Clinicopathological significance of 'atypical ductal proliferation' in core needle biopsy of the breast

Eriko Abe, Koyu Suzuki, Naoki Hayashi, Yang Yang, Li Chih-Ping, Mieko Uno, Futoshi Akiyama, Hideko Yamauchi, Seigo Nakamura, Koichiro Tsugawa, Hiroko Tsunoda, Sachiko Ohde, Hironobu Sasano

Research output: Contribution to journalArticlepeer-review

Abstract

Atypical ductal proliferation or ADP has been used in histopathological diagnosis of core needle biopsy (CNB) but its details have not been well studied. Therefore, we examined the clinicopathological characteristics of the initial CNB cases diagnosed as 'ADP ' who subsequently turned out to be malignant, and compared the findings to those that did not. Among 101 cases initially diagnosed as ADP in CNB, the second biopsy revealed no carcinoma (38), ductal carcinoma in situ (DCIS) (45) and invasive carcinoma (18). Significant differences were detected between those which turned out to be carcinoma and those that did not, in the status of myoepithelial cells identified by p63 immunohistochemistry (P = 0.026) and ultrasound (US) categories (P < 0.001). We further compared the histopathological characteristics of those initially diagnosed as ADP and subsequently as DCIS or invasive ductal carcinoma (IDC) with those initially diagnosed as such. DCIS or IDC cases initially diagnosed as ADP had significantly lower Ki67 labeling index (P < 0.01, P < 0.01) and histological grade using Van nuys prognostic index (P < 0.01) or Nottingham histological grades (P < 0.01) respectively than those initially as DCIS or IDC. An assessment of myoepithelial components with US findings might contribute to determine the subsequent clinical algorithm of the patients diagnosed as ADP at initial CNB.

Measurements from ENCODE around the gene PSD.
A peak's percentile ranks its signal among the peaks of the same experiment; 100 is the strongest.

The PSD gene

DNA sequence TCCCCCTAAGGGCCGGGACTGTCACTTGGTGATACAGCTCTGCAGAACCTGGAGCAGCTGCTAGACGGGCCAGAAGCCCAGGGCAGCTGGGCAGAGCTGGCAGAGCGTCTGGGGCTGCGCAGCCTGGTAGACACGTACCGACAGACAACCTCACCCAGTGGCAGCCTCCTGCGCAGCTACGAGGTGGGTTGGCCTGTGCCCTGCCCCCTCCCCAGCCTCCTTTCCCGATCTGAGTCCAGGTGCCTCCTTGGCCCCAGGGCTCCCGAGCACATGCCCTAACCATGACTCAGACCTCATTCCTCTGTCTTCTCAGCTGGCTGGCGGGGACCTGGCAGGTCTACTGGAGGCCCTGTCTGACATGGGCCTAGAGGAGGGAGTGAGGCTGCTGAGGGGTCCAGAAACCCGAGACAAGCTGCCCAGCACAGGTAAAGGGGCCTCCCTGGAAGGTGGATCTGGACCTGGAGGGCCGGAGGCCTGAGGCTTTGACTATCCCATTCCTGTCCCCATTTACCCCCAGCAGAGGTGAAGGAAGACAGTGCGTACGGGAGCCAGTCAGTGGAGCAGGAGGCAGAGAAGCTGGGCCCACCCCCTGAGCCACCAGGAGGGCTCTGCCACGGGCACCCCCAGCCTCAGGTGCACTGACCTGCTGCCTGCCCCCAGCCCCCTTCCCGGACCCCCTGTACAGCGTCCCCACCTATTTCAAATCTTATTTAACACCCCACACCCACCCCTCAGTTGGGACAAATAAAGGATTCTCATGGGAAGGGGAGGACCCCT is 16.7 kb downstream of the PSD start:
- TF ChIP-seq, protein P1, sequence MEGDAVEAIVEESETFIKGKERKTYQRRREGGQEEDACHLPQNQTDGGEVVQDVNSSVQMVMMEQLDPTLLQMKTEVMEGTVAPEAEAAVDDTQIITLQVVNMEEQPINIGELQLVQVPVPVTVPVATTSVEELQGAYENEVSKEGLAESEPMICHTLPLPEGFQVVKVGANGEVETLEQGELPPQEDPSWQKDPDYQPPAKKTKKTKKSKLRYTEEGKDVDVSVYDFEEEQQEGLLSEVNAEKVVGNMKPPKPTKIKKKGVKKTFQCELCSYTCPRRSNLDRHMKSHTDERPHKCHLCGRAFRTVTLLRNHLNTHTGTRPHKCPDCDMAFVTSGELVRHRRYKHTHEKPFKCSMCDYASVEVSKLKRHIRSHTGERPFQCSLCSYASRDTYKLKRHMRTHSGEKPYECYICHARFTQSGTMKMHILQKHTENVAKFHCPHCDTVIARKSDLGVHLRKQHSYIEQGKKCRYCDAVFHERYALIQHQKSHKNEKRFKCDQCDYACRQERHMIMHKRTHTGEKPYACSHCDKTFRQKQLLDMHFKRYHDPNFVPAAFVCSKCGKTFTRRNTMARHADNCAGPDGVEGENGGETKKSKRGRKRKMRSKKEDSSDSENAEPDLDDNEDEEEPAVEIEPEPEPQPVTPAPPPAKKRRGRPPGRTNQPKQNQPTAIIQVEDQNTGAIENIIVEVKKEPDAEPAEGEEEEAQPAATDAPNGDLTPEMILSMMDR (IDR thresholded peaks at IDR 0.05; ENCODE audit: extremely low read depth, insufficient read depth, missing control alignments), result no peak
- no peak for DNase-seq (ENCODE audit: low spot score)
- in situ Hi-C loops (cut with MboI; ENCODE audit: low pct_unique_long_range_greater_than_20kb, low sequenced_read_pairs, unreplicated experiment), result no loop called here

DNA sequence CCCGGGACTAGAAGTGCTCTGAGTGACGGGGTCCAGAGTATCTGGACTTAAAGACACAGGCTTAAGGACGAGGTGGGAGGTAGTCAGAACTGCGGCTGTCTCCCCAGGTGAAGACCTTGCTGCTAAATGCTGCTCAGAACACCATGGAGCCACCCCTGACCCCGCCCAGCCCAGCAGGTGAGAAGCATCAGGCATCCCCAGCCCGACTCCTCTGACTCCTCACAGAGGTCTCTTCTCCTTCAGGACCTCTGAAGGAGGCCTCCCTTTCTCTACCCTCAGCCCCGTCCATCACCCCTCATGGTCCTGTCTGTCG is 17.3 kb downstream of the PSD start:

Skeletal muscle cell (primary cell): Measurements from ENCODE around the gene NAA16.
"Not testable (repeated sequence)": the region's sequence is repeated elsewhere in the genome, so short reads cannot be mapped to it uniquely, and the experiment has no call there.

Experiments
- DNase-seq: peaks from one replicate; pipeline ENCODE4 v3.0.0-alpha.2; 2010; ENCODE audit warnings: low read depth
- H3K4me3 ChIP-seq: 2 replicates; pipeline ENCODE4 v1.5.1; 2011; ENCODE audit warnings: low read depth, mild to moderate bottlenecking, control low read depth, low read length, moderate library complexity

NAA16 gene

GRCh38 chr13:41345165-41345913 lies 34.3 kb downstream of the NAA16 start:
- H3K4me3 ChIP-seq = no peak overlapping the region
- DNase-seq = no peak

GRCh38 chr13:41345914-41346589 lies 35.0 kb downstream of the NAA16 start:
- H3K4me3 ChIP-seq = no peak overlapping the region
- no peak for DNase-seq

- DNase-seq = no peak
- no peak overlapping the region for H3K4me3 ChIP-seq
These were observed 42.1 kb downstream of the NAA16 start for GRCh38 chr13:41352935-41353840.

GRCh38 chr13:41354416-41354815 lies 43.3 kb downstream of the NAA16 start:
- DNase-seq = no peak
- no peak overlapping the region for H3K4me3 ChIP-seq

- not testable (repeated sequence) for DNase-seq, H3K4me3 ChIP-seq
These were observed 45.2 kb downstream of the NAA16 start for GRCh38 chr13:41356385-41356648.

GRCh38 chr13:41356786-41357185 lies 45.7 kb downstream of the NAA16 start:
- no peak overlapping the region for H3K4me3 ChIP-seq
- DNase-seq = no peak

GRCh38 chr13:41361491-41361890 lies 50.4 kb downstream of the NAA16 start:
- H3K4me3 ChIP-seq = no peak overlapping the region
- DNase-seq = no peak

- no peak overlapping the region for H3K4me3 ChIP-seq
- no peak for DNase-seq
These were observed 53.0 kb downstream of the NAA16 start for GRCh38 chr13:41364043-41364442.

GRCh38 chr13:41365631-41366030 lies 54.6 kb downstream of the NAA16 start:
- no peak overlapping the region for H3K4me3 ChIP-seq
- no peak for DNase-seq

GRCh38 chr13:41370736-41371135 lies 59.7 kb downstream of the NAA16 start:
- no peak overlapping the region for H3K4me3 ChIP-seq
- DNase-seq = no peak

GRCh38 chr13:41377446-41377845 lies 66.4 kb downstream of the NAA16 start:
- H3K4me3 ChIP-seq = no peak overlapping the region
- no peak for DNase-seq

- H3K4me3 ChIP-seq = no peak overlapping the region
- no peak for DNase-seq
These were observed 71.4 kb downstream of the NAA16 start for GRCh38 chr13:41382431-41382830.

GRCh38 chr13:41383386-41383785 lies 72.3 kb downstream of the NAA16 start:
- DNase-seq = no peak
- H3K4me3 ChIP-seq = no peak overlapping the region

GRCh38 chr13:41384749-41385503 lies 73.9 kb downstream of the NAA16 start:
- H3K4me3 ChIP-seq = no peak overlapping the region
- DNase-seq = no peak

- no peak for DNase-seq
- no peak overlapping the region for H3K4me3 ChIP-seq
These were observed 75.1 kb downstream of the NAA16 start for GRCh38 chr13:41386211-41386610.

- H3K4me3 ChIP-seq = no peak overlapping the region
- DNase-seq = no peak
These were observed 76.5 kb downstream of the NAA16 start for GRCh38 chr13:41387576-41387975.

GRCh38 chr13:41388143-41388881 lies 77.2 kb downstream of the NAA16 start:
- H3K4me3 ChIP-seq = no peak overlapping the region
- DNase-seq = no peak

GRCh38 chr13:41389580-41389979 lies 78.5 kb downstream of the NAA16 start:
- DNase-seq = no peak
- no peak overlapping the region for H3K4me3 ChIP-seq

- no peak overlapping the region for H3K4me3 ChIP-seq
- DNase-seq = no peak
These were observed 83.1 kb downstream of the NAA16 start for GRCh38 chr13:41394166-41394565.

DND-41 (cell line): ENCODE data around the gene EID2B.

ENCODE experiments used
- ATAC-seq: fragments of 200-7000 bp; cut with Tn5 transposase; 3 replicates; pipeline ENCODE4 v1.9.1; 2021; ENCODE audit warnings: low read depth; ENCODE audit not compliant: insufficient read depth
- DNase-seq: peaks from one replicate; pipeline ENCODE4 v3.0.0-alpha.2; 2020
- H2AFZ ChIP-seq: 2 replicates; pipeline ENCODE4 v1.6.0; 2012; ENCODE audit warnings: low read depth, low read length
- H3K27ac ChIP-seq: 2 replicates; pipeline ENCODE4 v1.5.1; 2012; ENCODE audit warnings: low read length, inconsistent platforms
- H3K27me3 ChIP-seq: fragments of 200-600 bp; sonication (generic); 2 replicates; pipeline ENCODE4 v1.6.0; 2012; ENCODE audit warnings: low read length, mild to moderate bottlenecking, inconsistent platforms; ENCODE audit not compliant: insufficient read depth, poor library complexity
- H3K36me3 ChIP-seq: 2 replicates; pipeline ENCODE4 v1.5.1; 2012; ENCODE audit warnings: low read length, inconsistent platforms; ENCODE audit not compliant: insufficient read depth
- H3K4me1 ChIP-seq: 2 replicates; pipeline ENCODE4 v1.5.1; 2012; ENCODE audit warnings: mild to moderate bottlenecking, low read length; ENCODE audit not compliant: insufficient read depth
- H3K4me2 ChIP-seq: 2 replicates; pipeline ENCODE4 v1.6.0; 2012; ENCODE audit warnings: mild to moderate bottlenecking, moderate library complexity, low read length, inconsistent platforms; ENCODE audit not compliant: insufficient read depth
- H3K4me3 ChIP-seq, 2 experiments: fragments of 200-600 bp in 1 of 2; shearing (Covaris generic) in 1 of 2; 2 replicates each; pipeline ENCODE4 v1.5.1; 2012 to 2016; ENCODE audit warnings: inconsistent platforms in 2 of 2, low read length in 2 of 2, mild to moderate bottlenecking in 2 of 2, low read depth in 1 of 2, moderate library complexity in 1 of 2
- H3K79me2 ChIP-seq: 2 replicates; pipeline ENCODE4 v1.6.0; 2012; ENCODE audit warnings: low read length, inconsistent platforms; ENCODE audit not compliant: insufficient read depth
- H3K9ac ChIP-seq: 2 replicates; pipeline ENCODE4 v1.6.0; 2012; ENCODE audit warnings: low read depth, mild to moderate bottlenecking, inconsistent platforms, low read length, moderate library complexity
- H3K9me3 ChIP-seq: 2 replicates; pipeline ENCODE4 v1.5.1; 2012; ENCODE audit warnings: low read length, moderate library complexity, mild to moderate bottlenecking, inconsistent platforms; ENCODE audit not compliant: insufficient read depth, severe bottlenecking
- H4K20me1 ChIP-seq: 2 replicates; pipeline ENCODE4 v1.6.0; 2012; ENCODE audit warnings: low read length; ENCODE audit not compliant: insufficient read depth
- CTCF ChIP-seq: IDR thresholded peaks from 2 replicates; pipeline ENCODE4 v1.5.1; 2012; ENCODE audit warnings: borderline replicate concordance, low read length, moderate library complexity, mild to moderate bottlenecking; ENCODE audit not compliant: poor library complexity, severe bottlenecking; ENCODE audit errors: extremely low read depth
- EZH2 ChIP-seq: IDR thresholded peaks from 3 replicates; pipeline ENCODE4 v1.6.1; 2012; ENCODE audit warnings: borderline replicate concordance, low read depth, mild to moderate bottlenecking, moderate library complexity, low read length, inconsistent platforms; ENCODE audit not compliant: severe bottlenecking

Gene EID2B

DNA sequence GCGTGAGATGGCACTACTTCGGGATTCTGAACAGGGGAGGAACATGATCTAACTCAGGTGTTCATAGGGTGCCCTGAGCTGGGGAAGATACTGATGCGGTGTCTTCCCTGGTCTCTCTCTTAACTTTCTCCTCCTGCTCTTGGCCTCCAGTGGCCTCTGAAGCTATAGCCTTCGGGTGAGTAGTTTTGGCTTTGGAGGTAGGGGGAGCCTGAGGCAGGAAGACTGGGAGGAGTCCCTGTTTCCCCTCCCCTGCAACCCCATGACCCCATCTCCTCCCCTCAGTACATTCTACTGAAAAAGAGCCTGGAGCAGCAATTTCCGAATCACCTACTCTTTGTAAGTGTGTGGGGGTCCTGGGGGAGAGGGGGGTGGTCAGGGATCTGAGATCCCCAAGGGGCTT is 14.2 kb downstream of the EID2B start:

Original languageEnglish
Pages (from-to)58-66
Number of pages9
JournalPathology international
Volume64
Issue number2
DOIs
Publication statusPublished - 2014 Feb

Keywords

  • Atypical ductal proliferation
  • Breast
  • Cancer
  • Core needle biopsy
  • Immunohistochemistry
  • P63

ASJC Scopus subject areas

  • Pathology and Forensic Medicine

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